This reliquary, which contains the "sacra testa" (cranium) of St Pontian, is usually kept in the cupboard in front of the altar.  It is however displayed in the Duomo for a week in January each year and then taken back in procession to San Ponziano and displayed for a short while thereafter.  (The nuns provide their delicious biscuits to the congregation after the procession).

The "recent" history of the relic begins in 1703 when the cult of St Pontian was revived after he was credited with having saved the city from the earthquake that devastated much of the surrounding area.  Bishop Pietro Gaddi prayed before what was then an undocumented relic in the crypt of San Ponziano.  In 1745, Bishop Paolo Bonavisa initiated an inquiry into the authenticity of this relic.  The process took some ten years but the relic's authenticity was finally established in 1755.  In 1805, Pope Pius VII formally reconfirmed its authenticity and it was then enclosed in a new silver reliquary. 

Reliquary urn (18th century) 

This urn at the end of the right aisle contains  relics of the Blessed Marina Petrucciani (died 1502).  She had taken vows at Santa Maria della Stella and founded the associated nunnery of San Matteo.  She died at San Matteo and her relics were venerated at Santa Maria della Stella until 1905, when the canonesses brought the urn with them to San Ponziano.

Altarpiece  (1778)

The canonesses brought this altarpiece, which is now at the end of the right aisle, from Santa Maria della Stella.  It depicts the circumstances in which the Ospedale della Stella was founded.

Sarcophagus (ca 600 AD)

Steps on the left at the end of the left aisle lead down to the crypt, past two sarcophagi that were brought here from the garden of the nunnery.  The one illustrated here belongs to a group that seems to have been manufactured in Spoleto in the 5th century, two of which (at Narni and Giano dell’ Umbria) housed the relics of bishop saints (respectively St Juvenal and St Felix).  The sarcophagi in this group  are characterised by a low relief on one side that consists of a rectangle flanked by two triangles and then by two arches with architraves.  A wide variety of dates has been proposed for this group of sarcophagi: that suggested here was suggested by Mario Sensi (referenced below, at p. 90):

  1. “The sarcophagus at Foligno which was contemporary with those from Giano, Narni and Spoleto, is assignable on the basis of [the shared] decorative motif to the 6th or 7th century” (my translation).


Fortunately, the crypt escaped the re-modelling that transformed the church.  It is in the form of a wide nave with two aisles:

  1. The four  columns in the nave have been re-used from an earlier building.  The column on the right nearest the altar is actually inverted.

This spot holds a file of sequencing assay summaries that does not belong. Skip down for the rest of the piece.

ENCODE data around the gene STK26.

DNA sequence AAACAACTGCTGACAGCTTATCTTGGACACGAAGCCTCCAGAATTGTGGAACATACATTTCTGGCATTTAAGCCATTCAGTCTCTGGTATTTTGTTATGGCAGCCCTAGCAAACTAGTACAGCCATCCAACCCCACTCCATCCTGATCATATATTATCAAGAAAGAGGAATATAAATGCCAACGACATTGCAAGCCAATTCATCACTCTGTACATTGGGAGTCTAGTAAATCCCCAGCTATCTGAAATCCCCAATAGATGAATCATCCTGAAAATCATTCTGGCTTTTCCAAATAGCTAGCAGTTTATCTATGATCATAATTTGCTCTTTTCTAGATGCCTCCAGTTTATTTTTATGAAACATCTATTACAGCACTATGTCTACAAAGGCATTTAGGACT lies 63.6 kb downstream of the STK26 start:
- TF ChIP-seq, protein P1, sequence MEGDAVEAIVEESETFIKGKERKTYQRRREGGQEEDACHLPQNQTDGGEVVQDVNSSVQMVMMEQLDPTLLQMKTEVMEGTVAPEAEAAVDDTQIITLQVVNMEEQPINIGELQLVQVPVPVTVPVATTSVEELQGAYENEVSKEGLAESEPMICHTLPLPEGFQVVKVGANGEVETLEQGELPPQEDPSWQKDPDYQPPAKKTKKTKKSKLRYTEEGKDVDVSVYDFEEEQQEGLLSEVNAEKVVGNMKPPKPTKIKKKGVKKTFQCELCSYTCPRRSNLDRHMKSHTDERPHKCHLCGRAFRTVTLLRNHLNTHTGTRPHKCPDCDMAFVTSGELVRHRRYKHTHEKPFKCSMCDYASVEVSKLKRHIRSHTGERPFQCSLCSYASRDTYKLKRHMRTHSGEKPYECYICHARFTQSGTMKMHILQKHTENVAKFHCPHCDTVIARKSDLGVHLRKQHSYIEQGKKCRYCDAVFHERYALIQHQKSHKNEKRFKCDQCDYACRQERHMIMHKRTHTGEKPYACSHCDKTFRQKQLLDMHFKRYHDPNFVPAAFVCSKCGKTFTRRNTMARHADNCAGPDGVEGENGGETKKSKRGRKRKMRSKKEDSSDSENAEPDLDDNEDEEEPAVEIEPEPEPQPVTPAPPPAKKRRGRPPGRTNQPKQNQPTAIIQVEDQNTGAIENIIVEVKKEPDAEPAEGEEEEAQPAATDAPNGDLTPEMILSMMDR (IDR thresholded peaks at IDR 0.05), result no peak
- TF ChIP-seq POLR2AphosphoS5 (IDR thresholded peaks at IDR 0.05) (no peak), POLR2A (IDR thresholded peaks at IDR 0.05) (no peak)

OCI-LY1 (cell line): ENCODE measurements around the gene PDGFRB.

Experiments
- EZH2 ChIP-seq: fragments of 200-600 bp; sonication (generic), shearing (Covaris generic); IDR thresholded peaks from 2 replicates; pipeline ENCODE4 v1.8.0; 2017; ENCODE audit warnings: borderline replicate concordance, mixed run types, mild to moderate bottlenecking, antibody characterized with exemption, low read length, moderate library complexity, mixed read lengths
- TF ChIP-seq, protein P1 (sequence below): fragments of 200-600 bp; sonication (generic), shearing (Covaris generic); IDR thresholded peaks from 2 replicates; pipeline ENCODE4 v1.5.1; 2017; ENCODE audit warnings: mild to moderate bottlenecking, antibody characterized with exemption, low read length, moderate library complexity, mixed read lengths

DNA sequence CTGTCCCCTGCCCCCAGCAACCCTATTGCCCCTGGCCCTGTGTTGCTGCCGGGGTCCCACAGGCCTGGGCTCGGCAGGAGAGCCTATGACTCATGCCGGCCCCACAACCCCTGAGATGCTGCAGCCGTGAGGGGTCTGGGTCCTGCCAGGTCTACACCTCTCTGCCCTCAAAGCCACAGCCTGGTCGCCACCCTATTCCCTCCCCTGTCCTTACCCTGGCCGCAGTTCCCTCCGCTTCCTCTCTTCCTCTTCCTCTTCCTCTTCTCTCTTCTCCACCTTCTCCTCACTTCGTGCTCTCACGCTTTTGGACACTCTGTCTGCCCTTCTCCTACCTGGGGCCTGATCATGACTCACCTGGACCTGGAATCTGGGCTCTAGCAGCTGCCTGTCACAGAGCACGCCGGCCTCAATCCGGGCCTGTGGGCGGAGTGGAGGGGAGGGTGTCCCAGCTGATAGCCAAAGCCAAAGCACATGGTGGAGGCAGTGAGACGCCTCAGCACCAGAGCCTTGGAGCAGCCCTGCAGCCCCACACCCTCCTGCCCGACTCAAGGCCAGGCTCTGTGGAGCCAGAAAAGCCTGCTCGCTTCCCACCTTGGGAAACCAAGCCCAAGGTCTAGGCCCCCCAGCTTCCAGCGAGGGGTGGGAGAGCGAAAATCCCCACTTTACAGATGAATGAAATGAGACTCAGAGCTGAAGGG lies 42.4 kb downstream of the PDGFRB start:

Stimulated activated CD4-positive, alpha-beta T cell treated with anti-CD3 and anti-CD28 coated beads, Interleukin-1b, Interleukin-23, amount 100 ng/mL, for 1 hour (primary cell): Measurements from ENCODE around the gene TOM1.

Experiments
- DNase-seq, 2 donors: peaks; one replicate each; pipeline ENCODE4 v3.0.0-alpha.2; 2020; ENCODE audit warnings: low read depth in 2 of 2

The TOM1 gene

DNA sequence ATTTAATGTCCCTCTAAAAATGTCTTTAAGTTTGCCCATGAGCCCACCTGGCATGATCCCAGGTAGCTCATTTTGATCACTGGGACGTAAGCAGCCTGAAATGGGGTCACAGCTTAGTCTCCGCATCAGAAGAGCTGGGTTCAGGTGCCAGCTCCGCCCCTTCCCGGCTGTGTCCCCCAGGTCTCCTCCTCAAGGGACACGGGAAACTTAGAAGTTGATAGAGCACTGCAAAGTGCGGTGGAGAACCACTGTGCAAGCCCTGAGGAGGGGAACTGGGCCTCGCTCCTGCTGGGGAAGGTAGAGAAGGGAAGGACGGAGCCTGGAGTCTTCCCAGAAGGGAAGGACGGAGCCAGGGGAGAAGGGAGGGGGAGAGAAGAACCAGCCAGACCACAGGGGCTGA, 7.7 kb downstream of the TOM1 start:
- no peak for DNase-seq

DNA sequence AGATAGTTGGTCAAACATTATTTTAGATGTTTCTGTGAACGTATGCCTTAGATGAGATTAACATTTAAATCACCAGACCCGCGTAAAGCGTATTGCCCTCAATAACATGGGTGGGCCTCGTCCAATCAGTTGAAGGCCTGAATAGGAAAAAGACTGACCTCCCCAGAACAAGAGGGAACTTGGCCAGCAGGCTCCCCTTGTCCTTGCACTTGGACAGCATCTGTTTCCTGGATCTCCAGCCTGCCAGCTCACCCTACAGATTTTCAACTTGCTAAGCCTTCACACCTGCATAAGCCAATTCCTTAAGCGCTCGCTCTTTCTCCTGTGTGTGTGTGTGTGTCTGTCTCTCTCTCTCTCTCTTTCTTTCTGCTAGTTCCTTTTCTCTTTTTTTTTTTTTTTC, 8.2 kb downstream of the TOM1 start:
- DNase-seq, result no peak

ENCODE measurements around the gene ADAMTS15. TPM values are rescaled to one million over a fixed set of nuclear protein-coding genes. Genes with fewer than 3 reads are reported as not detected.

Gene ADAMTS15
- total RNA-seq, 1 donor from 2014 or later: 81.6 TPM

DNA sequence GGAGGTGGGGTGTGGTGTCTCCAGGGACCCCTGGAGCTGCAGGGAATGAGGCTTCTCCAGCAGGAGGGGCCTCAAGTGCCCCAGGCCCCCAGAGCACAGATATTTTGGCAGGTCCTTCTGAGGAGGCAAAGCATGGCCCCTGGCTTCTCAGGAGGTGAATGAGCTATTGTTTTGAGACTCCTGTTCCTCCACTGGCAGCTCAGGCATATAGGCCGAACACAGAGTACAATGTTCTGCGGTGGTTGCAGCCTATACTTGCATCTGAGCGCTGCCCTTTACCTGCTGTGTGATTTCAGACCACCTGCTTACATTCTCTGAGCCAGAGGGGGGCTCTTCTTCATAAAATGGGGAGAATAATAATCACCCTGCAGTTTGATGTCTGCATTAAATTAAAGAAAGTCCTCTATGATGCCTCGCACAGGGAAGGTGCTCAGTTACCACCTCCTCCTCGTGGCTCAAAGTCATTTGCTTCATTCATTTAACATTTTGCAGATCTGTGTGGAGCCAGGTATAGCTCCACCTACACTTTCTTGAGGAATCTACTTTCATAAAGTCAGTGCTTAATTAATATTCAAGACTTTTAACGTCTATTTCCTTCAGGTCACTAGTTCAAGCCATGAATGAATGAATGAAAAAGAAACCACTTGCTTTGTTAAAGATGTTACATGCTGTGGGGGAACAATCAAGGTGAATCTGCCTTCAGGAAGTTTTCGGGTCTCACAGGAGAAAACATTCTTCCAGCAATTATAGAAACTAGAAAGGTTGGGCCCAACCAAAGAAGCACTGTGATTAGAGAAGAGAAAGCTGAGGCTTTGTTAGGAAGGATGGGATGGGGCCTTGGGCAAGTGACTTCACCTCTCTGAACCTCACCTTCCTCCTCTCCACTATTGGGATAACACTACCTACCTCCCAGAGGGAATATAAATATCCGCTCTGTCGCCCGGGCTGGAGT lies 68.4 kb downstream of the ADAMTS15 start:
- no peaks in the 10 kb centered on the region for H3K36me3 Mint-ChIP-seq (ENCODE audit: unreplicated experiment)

2. The nave terminates in an apse that contains three semi-circular chapels.  Three sarcophagi that probably came from the early Christian cemetery here are arranged in a line behind the altar, one in front of each of the chapels in the apse.

  3. Each aisle culminates in a semi-circular apsidal chapel.

Left Apsidal Chapel

SS Bernardino of Siena and Pontian (1481) 

This fresco, which is dated by inscription, is on the  left wall.  The young St Pontian is depicted naked, holding a standard and a shield.

Frescoes on the altar wall (15th century)

These frescoes depict, from the left:
  1. St Sebastian;

  2. the Madonna and Child enthroned;

  3. St Roch; and

  4. the Madonna and Child enthroned (again).

Frescoes on the Right Wall

These damaged frescoes depict: 
  1. the Madonna and Child enthroned (1468), which is dated by inscription; and

  2. St Pontian (15th century), which has the same iconography as the fresco of St Pontian opposite.

Central Apses 

Crucifixion (15th century)

This interesting fresco in the lunette of the central chapel depicts the Virgin and one of her ladies kneeling at the foot of the cross, with angels on the right transport the soul of Christ to Heaven. 

Trinity (ca. 1400)

This fresco in the chapel on the left is variously attributed to the Maestro della Dormitio di Terni or to his follower, the Maestro del Trittico di TerniThe Trinity is represented by God the Father, who is enthroned and holds the cross of the Crucified Christ, with a dove (the Holy Spirit) on the cross beam.  A group of men kneel to the left and a group of women kneel to the right.

Right Apsidal Chapel

St Michael (14th century)

This fresco in the lunette, which is attributed to the Maestro di Fossa, depicts the standing St Michael holding a sword and scales.  A man dressed in red kneels to the left and a nun kneels to the right.

Other Frescoes

Madonna and Child (1437)

This fresco on the wall to the right of the entrance, which is dated by inscription, is attributed to Bartolomeo da Miranda.

Madonna and Child (15th century)

This fresco is on the pilaster on the right, facing the entrance wall.

Art from the Church

St Pontian (14th century)

This wooden figure from San Ponziano probably lay on a sarcophagus that housed the supposed relics of the saint.  It is now in Room 13 of the Museo del Ducato di Spoleto.

Read more:

M. Sensi, “Le Cattedrali di Foligno”, in

  1. G. Benazzi (Ed.), “Foligno A.d. 1201:  La Facciata della Cattedrale di San Feliciano”, (1994) Foligno, pp 88-111 

Return to Nunneries on Colle Ciciano.

Return to Monuments of Spoleto.

Return to Walk III (for Santa Maria della Stella) or Walk IV.